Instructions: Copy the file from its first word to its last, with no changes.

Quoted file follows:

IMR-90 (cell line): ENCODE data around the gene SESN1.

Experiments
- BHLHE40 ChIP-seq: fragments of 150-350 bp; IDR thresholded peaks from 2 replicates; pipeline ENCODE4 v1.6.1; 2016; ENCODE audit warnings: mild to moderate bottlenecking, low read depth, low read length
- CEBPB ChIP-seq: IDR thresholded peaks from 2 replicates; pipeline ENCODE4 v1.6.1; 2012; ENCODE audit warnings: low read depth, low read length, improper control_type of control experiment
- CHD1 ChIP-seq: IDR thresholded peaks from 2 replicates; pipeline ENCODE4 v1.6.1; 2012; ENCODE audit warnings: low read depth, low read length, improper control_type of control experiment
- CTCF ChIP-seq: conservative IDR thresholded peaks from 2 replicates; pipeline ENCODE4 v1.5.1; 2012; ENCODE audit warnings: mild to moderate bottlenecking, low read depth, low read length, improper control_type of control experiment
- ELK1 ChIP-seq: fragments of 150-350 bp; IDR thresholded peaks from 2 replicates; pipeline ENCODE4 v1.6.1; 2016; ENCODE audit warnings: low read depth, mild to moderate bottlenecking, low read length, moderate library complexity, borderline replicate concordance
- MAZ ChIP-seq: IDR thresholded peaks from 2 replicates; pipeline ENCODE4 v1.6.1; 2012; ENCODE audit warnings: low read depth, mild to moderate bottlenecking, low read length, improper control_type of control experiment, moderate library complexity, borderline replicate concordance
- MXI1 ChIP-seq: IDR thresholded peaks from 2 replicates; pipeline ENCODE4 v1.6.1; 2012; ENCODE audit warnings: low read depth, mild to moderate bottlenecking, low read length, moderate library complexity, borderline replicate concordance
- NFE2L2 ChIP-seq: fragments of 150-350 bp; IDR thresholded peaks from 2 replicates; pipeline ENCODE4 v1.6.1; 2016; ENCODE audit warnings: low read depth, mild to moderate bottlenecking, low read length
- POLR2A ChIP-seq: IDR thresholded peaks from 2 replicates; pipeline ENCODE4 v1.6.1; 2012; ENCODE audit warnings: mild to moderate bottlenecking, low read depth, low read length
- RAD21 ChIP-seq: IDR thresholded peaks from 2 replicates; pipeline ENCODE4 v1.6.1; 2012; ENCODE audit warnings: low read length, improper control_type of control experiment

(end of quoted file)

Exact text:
IMR-90 (cell line): ENCODE data around the gene SESN1.

Experiments
- BHLHE40 ChIP-seq: fragments of 150-350 bp; IDR thresholded peaks from 2 replicates; pipeline ENCODE4 v1.6.1; 2016; ENCODE audit warnings: mild to moderate bottlenecking, low read depth, low read length
- CEBPB ChIP-seq: IDR thresholded peaks from 2 replicates; pipeline ENCODE4 v1.6.1; 2012; ENCODE audit warnings: low read depth, low read length, improper control_type of control experiment
- CHD1 ChIP-seq: IDR thresholded peaks from 2 replicates; pipeline ENCODE4 v1.6.1; 2012; ENCODE audit warnings: low read depth, low read length, improper control_type of control experiment
- CTCF ChIP-seq: conservative IDR thresholded peaks from 2 replicates; pipeline ENCODE4 v1.5.1; 2012; ENCODE audit warnings: mild to moderate bottlenecking, low read depth, low read length, improper control_type of control experiment
- ELK1 ChIP-seq: fragments of 150-350 bp; IDR thresholded peaks from 2 replicates; pipeline ENCODE4 v1.6.1; 2016; ENCODE audit warnings: low read depth, mild to moderate bottlenecking, low read length, moderate library complexity, borderline replicate concordance
- MAZ ChIP-seq: IDR thresholded peaks from 2 replicates; pipeline ENCODE4 v1.6.1; 2012; ENCODE audit warnings: low read depth, mild to moderate bottlenecking, low read length, improper control_type of control experiment, moderate library complexity, borderline replicate concordance
- MXI1 ChIP-seq: IDR thresholded peaks from 2 replicates; pipeline ENCODE4 v1.6.1; 2012; ENCODE audit warnings: low read depth, mild to moderate bottlenecking, low read length, moderate library complexity, borderline replicate concordance
- NFE2L2 ChIP-seq: fragments of 150-350 bp; IDR thresholded peaks from 2 replicates; pipeline ENCODE4 v1.6.1; 2016; ENCODE audit warnings: low read depth, mild to moderate bottlenecking, low read length
- POLR2A ChIP-seq: IDR thresholded peaks from 2 replicates; pipeline ENCODE4 v1.6.1; 2012; ENCODE audit warnings: mild to moderate bottlenecking, low read depth, low read length
- RAD21 ChIP-seq: IDR thresholded peaks from 2 replicates; pipeline ENCODE4 v1.6.1; 2012; ENCODE audit warnings: low read length, improper control_type of control experiment